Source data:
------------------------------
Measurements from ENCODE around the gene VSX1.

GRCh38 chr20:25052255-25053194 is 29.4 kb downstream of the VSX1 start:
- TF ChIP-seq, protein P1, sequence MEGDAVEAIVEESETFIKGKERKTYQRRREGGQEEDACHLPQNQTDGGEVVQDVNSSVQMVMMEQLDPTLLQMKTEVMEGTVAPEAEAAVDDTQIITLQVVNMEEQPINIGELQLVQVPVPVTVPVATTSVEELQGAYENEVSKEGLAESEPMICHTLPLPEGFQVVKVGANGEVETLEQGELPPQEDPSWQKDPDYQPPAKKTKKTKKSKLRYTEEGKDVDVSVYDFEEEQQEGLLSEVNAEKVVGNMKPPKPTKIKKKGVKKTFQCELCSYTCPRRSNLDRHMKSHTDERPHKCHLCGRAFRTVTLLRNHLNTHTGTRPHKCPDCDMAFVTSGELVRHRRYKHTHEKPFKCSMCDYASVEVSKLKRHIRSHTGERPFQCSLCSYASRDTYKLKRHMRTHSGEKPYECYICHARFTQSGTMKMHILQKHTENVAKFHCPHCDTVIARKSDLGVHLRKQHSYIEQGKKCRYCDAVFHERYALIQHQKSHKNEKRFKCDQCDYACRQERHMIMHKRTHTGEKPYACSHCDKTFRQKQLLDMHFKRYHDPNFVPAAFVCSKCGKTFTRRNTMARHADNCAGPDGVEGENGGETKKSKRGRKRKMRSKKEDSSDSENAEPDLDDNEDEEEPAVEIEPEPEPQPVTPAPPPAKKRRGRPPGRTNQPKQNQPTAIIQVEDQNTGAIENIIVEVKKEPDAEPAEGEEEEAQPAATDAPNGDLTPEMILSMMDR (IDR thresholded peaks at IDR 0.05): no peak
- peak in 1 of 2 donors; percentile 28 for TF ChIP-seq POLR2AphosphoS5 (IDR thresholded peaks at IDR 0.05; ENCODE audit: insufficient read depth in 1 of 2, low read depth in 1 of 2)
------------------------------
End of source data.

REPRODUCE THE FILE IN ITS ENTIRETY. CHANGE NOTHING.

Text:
Measurements from ENCODE around the gene VSX1.

GRCh38 chr20:25052255-25053194 is 29.4 kb downstream of the VSX1 start:
- TF ChIP-seq, protein P1, sequence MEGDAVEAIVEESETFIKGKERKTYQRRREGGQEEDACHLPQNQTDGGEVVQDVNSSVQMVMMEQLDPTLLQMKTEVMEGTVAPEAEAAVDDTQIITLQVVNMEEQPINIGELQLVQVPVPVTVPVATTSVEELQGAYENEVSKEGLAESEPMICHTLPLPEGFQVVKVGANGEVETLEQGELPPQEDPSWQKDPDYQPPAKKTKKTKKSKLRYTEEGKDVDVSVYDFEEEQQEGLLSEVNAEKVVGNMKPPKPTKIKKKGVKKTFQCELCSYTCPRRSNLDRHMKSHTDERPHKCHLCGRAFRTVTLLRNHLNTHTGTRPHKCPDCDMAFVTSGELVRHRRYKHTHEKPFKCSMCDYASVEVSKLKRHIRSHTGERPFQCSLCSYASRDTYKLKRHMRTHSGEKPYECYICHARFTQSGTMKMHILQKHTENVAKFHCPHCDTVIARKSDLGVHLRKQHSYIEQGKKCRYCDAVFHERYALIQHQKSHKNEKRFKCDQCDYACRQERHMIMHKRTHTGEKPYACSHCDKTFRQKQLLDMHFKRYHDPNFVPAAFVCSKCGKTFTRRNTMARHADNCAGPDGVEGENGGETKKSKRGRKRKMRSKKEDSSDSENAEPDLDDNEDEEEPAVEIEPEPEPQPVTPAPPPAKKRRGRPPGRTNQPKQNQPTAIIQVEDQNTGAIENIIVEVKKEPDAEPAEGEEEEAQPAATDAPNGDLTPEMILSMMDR (IDR thresholded peaks at IDR 0.05): no peak
- peak in 1 of 2 donors; percentile 28 for TF ChIP-seq POLR2AphosphoS5 (IDR thresholded peaks at IDR 0.05; ENCODE audit: insufficient read depth in 1 of 2, low read depth in 1 of 2)